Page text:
Populations of the umbrella thorn acacia, Vechellia tortilis (formerly Acacia tortilis), in the United Arab Emirates (UAE) have an unusual tilted canopy architecture compared with the flat or dome-shaped morphology typical throughout its pan-tropical range. UAE populations were shown to have a distinctive tilt as a result of consistent height and canopy angle differences between opposing sides of canopies. These tilted canopies were found to be highly directional in their orientation, facing almost due south. The wind environment and latitude were excluded as potential causes for this morphology. Canopies of V.tortilis were shown to have a mean compass orientation and slope which maximized canopy exposure to the midday sun, specifically during peak summer when climactic conditions are extreme relative to populations elsewhere in the pan-tropical range of this species. It is suggested that the unique canopy architecture characteristic of the UAE population is a plastic response which maximizes soil shading and reduces soil temperature around the base of the tree. Such shading would reduce evaporative loss of soil moisture that had been deposited in the surface layers by hydraulic lift from the taproots, enhancing total water availability and water transport efficiency in this hot, hyper-arid climate.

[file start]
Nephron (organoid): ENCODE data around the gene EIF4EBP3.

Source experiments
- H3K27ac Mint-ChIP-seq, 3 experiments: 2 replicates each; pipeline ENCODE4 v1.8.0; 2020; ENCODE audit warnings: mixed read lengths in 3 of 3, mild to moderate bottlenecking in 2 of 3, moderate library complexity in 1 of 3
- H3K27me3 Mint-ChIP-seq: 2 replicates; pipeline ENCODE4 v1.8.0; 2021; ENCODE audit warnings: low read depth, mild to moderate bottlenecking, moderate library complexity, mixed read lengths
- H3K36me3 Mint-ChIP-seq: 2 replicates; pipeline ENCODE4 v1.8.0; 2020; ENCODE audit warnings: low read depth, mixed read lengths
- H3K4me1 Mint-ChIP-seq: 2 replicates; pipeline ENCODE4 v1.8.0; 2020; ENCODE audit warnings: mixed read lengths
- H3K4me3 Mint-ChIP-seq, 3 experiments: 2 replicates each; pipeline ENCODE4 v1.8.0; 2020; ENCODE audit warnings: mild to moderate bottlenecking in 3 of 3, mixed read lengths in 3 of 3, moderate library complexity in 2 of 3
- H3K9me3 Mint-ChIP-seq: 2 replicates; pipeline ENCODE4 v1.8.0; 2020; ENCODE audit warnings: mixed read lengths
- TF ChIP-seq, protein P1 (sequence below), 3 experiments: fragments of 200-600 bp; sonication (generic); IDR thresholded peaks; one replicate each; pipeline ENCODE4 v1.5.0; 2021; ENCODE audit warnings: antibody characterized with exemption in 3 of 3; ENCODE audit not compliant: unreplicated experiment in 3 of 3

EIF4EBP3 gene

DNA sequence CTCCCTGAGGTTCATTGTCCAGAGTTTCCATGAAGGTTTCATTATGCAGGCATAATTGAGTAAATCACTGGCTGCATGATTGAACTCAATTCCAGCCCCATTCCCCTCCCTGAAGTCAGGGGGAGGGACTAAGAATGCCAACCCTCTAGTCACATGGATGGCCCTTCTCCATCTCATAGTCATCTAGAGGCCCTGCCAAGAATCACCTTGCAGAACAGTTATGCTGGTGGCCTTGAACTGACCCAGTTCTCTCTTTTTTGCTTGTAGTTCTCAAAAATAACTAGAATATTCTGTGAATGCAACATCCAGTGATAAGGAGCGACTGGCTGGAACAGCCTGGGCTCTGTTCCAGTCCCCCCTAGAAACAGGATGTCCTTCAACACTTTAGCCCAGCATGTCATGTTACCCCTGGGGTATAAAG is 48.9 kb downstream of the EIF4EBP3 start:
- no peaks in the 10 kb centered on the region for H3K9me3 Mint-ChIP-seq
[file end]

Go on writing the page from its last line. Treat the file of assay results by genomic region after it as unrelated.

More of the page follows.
ASJC Scopus subject areas
- Ecology, Evolution, Behavior and Systematics
- Earth-Surface Processes